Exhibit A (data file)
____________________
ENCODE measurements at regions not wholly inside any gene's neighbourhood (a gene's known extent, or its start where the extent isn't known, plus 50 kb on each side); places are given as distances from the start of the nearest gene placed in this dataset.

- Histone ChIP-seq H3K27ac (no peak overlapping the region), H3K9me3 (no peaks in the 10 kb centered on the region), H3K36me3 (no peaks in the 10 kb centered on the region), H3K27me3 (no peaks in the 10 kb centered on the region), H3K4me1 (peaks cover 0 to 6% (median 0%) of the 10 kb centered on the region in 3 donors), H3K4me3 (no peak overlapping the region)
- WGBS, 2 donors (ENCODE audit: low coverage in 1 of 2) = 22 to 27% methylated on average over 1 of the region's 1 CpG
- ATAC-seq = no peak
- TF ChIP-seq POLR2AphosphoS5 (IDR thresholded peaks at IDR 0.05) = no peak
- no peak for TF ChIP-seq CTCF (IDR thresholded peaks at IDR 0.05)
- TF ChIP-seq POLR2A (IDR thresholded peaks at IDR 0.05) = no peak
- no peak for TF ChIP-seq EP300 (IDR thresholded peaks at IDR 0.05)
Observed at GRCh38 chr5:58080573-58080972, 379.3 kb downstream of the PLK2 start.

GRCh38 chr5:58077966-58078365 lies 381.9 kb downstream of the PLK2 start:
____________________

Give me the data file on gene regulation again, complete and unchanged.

ENCODE measurements at regions not wholly inside any gene's neighbourhood (a gene's known extent, or its start where the extent isn't known, plus 50 kb on each side); places are given as distances from the start of the nearest gene placed in this dataset.

- Histone ChIP-seq H3K27ac (no peak overlapping the region), H3K9me3 (no peaks in the 10 kb centered on the region), H3K36me3 (no peaks in the 10 kb centered on the region), H3K27me3 (no peaks in the 10 kb centered on the region), H3K4me1 (peaks cover 0 to 6% (median 0%) of the 10 kb centered on the region in 3 donors), H3K4me3 (no peak overlapping the region)
- WGBS, 2 donors (ENCODE audit: low coverage in 1 of 2) = 22 to 27% methylated on average over 1 of the region's 1 CpG
- ATAC-seq = no peak
- TF ChIP-seq POLR2AphosphoS5 (IDR thresholded peaks at IDR 0.05) = no peak
- no peak for TF ChIP-seq CTCF (IDR thresholded peaks at IDR 0.05)
- TF ChIP-seq POLR2A (IDR thresholded peaks at IDR 0.05) = no peak
- no peak for TF ChIP-seq EP300 (IDR thresholded peaks at IDR 0.05)
Observed at GRCh38 chr5:58080573-58080972, 379.3 kb downstream of the PLK2 start.

GRCh38 chr5:58077966-58078365 lies 381.9 kb downstream of the PLK2 start: